Pupils in Y11 in 2018/2019 and beyond
The A* – G grading system has been replaced with a new 9 point scale in all GCSE subjects, 1 being the lowest and 9 being the highest. A comparison between A*-G grades with the 9-1 point score can be found here.
The following four measures will be used to judge the academic performance of each student:
- 9-5 in both English and mathematics
- Attainment 8
- Progress 8
- English Baccalaureate
Top facts about the new GCSEs
1 GCSEs in England have a new 9 to 1 grading scale to better differentiate between the highest performing students and distinguish clearly between the new and old exams.
2 Grade 9 is the highest grade and will be awarded to fewer students than the current A* grade.
3 The old and new GCSE grading scales do not directly compare but there are three points where they align, as the diagram shows:
- The bottom of grade 7 is aligned with the bottom of grade A;
- The bottom of grade 4 is aligned with the bottom of grade C;
- The bottom of grade 1 is aligned with the bottom of grade G.
4 Although the exams cover more challenging content, this won’t mean your child gets a lower grade than they might have under the old system. Ofqual, the exams regulator, have ensured that broadly the same proportion of students will get grades 1, 4 and 7 and above in any subject as would have got grades G, C or A and above respectively in the old system, other things being equal.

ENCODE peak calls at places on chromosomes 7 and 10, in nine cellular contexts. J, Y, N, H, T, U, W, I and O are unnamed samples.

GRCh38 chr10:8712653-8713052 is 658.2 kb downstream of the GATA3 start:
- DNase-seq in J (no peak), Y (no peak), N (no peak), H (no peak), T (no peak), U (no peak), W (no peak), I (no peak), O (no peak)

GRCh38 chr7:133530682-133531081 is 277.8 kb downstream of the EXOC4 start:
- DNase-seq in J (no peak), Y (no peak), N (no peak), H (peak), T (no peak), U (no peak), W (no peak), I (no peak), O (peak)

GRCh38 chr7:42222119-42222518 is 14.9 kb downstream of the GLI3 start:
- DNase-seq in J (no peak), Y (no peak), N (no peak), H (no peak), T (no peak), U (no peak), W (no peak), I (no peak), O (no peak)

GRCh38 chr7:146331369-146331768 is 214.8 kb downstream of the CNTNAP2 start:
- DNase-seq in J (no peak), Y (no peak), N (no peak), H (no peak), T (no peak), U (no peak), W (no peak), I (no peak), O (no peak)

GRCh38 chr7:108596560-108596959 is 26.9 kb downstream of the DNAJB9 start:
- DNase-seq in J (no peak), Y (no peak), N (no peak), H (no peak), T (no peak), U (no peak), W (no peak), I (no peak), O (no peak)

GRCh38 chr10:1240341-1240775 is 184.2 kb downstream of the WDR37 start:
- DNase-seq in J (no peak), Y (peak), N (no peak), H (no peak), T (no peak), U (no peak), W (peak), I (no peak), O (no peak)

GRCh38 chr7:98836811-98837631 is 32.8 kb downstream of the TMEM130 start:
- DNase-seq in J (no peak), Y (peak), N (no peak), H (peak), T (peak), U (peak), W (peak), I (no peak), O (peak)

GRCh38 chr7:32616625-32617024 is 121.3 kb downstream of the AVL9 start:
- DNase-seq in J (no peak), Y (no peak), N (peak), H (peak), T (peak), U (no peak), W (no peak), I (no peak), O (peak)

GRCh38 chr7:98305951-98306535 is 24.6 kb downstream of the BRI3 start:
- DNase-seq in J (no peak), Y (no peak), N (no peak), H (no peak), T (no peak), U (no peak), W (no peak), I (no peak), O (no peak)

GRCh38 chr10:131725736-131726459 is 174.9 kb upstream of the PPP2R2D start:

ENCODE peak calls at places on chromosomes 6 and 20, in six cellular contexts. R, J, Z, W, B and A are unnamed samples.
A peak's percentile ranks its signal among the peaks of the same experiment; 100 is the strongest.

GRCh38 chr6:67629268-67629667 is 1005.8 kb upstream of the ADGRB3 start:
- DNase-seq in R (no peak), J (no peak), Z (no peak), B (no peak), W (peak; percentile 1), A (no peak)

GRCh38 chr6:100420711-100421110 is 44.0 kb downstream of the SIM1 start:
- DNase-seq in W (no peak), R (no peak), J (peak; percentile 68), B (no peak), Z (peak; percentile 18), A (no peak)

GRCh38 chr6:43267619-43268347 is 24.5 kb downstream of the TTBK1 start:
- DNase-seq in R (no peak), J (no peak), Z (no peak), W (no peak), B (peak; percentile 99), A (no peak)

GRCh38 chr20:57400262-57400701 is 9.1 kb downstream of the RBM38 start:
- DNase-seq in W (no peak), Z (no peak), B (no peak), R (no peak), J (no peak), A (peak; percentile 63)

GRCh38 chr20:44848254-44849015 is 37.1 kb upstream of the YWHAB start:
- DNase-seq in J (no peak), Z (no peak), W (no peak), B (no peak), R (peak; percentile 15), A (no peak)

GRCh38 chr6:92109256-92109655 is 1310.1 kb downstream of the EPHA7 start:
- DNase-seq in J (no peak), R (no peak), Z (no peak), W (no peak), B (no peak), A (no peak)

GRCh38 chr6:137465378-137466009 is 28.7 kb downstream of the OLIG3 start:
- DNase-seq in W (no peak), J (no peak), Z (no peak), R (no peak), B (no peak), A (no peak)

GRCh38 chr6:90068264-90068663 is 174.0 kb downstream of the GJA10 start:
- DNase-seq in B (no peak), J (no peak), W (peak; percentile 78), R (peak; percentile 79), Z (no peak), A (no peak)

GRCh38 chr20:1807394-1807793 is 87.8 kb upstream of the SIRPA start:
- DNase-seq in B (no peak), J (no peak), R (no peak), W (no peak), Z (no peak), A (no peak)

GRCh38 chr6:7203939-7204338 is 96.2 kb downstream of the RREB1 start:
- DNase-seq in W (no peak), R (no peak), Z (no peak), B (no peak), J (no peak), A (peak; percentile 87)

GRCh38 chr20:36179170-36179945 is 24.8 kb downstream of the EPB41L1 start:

5 The Department for Education recognises grade 4 and above as a ‘standard pass’; this is the minimum level that students need to reach in English (language or literature) and mathematics, otherwise they will need to continue to study these subjects as part of their post-16 education. There is no re-take requirement for other subjects.
6 Employers, universities and colleges will continue to set the GCSE grades they require for
employment or further study. The Department of Education are saying to them that if a grade C is their current minimum requirement, then the nearest equivalent is grade 4. A* to G grades will remain valid for future employment or study.
7 For measuring school performance, the proportion of students achieving a grade 4 and above and
5 and above will also be published. The Department for Education recognises grade 5 and above as a ‘strong pass’, a benchmark in line with the expectations of top performing education systems around the world.
Further details about attainment 8 and progress 8 from the DfE can be found by clicking here